And I’m not alone. More than 26 million Americans suffer from some form of flight anxiety, says Lucas van Gerwen, aviation psychologist and director of the VALK Foundation, which studies how to treat flying fears.
Aids for fearful fliers
I’ve tried getting sloshed to blunt my anxiety. But this has just left me dehydrated and more panicky than ever about my ability to operate the emergency door “in the unlikely event of a water landing.”
I’ve tried pills. A Xanax I popped right before a trip to Los Angeles once led to a full-blown panic attack in mid-flight. I ended up watching a Jim Carrey flick with an oxygen mask strapped to my face, a nearby fellow passenger stage-whispering to a flight attendant, “Excuse me, ma’am, is that man going to die?”
Rare embarrassment aside, I typically plaster on a fake smile and endure. Yet a recent bumpier-than-usual flight left me sweat-soaked and wondering whether I should finally seek to cure — or at least curb — my fear of flying.
A survey of friends reveals various methods of coping. The most popular involve boozing. One, a kind of inoculation-by-flight.
Two decades ago, after a bad snowstorm forced the pilot of his flight to Salt Lake City to abort a landing at the last second, my high school friend Conte Cicala and “grim-faced” fellow passengers spent 45 very bumpy minutes on a circling plane until it was safe enough to land. On every flight over the next decade or so, “every bump stressed me out,” he says.
Yet Cicala, an attorney in San Francisco who flies upwards of 50,000 miles per year, says that he slowly got used to turbulence. “I guess my brain eventually learned that these bumps may be unpleasant but don’t mean that we’ll crash,” he says.
Considering the persistence of my flight fears — and my track record with self-treatment — I decide to search for outside help.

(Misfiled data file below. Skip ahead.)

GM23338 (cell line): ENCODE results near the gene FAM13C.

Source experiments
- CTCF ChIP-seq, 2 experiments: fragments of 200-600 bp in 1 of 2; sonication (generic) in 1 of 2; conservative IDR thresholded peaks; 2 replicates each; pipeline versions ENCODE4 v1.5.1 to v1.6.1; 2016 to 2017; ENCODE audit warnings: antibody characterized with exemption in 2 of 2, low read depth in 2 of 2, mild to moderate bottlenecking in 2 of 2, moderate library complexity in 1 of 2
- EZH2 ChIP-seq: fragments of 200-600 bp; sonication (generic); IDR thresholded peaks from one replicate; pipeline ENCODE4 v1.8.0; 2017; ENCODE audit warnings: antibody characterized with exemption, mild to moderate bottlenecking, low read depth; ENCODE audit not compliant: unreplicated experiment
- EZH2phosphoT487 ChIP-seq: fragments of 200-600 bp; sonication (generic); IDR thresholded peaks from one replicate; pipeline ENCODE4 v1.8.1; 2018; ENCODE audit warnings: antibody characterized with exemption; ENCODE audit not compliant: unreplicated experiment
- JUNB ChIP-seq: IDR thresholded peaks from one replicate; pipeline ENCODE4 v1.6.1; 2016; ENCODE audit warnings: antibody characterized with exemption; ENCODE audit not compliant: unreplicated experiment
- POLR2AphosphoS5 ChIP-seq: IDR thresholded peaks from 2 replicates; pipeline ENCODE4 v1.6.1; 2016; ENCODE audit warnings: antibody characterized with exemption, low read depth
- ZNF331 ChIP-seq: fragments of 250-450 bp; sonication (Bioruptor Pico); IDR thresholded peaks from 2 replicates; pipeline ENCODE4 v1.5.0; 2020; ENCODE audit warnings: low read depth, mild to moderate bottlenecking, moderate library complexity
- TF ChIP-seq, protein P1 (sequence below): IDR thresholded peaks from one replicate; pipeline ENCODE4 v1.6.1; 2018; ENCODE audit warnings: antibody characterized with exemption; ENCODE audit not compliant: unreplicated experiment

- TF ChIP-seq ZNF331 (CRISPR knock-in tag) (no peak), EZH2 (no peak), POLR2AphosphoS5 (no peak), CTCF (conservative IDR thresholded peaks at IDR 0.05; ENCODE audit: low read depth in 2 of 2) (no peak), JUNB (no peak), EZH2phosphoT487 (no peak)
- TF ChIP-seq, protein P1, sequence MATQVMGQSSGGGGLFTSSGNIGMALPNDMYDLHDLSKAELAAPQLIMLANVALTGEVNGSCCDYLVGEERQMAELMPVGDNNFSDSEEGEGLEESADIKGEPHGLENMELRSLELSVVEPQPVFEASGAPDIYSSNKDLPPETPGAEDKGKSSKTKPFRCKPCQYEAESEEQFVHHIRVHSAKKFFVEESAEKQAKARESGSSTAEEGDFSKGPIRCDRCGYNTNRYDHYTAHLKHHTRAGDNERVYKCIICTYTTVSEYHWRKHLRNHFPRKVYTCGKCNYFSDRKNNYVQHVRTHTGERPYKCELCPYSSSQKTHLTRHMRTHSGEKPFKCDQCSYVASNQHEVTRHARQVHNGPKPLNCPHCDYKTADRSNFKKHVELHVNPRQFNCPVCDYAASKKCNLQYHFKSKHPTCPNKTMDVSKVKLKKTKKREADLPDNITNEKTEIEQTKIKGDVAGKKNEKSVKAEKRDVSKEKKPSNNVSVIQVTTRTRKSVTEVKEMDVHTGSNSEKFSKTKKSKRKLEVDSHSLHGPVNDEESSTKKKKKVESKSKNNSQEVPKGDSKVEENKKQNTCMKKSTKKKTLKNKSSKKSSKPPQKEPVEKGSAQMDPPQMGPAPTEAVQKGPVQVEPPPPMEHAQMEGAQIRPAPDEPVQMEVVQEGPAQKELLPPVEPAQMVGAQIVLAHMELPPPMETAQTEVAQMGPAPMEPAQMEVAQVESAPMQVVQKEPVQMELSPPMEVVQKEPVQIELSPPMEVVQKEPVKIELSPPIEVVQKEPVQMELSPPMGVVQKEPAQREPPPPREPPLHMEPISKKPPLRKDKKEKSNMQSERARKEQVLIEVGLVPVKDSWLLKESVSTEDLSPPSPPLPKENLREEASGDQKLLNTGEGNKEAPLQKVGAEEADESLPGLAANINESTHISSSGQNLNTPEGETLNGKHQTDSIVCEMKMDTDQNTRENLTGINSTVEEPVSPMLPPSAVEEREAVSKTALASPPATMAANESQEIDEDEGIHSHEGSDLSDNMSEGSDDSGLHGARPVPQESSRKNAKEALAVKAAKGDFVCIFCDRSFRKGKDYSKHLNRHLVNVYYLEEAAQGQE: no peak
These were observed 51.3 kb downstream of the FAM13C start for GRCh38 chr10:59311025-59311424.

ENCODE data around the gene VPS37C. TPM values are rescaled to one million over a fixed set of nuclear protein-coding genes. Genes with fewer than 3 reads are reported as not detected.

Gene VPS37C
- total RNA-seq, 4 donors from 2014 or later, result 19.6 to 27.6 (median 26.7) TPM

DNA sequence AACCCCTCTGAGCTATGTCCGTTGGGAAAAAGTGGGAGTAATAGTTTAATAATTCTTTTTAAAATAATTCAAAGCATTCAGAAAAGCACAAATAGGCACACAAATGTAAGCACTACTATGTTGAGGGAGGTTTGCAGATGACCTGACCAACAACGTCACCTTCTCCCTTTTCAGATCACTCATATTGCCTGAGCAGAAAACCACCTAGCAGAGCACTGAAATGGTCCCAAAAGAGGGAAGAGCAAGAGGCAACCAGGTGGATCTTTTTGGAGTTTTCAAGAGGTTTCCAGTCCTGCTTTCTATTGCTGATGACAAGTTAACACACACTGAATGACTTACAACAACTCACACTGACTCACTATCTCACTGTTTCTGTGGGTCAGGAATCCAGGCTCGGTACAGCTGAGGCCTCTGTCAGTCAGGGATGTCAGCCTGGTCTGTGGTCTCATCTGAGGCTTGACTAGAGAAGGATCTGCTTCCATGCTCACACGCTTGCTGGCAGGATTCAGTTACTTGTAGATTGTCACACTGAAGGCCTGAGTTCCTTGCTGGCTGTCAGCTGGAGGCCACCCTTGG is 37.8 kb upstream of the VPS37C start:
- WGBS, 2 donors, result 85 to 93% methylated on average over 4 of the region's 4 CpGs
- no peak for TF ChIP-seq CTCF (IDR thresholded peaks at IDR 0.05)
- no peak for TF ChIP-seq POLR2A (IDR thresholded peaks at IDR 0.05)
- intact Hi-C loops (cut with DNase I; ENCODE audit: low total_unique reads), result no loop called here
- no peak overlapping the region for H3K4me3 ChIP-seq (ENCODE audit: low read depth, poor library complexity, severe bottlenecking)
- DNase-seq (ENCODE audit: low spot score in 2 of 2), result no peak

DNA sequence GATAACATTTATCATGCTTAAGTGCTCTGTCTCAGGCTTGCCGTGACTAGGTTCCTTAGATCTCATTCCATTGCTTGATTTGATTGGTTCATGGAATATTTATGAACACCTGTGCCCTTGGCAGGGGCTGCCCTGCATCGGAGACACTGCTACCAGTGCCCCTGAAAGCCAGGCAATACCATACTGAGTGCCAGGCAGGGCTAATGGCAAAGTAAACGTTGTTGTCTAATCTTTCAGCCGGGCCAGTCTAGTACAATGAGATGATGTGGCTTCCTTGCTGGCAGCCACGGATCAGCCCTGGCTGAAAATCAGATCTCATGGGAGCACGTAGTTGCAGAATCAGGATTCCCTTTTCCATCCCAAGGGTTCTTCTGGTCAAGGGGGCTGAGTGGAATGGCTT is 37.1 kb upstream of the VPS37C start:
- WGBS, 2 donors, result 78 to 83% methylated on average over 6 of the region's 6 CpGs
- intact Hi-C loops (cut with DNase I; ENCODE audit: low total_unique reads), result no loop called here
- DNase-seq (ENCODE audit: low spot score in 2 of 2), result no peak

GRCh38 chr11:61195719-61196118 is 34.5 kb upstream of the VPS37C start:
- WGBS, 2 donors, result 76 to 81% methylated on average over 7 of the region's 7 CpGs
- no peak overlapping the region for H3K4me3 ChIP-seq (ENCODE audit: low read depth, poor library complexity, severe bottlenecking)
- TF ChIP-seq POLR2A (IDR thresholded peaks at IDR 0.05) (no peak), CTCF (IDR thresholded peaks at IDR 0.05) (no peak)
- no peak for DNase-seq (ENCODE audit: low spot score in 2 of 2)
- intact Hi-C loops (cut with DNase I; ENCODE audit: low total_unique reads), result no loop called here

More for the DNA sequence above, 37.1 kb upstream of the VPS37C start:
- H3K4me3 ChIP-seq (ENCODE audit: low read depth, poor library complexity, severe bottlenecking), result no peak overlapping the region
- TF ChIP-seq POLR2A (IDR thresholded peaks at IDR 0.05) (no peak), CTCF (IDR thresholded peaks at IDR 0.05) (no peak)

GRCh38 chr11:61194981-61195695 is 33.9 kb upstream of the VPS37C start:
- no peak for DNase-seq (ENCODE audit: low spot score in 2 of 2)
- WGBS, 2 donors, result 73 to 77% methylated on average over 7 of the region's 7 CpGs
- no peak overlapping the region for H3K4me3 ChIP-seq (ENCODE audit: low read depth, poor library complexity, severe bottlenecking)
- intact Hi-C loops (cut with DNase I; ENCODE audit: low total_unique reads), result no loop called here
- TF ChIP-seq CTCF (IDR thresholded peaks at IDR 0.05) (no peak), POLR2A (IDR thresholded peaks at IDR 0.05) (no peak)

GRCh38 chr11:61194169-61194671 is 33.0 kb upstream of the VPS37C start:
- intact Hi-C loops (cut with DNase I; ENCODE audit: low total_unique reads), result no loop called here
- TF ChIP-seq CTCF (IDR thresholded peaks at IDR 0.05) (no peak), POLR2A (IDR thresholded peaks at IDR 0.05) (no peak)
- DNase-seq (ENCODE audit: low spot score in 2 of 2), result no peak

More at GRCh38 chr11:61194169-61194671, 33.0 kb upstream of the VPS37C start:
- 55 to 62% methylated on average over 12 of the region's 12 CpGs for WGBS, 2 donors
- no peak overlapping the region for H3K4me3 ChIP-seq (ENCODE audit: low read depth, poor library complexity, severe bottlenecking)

An Internet search reveals a cottage industry dedicated to combating everything from flight jitters to full-blown aviophobia. Books, videos, online courses, smartphone apps, even clinics that use virtual reality and flight simulators as treatment. Since travel to a clinic would probably involve, um, air travel, I decide to explore the other options.
Suppress that amygdala
Like most of the online courses that I check out, SOAR involves a combination of practical education and behavioral therapy. Over a few hours — and a dozen or so video lessons — program founder Tom Bunn, a retired pilot and licensed therapist, demonstrates how and why planes do the things they do and helps equip me with a mental tool kit for challenging fearful thoughts and replacing them with happier ones.
No quick fix, this is a process in which you work to replace every specific fear of flying by conjuring memories of “emphatic connectedness” — basically, moments when you were most happy with another person or persons. After a few days of working at this, I’m unsure whether it’s working. Bunn assures me later by phone that this is normal.
“Most people are so busy trying to consciously control their fears that they don’t even know they’ve already started to set up unconscious controls” with SOAR, Bunn says. “Sometimes it takes them two or three fear-free flights to believe that it’s working.”
The trick to this whole approach of fighting flight anxieties, he says, is finding ways to shut down the amygdala, the part of the brain that stores fear memories and responses. The best way, he says, is to encourage your body to produce the hormone oxytocin, which banishes fearful thoughts. Women produce this chemical particularly well by thinking of nursing a child, men by contemplating sex. Not that I should act on such thoughts aboard a plane, he adds.
“This isn’t about you telling someone, ‘I’m having a panic attack. Let’s sneak into the bathroom together,’ ” Bunn says with a laugh.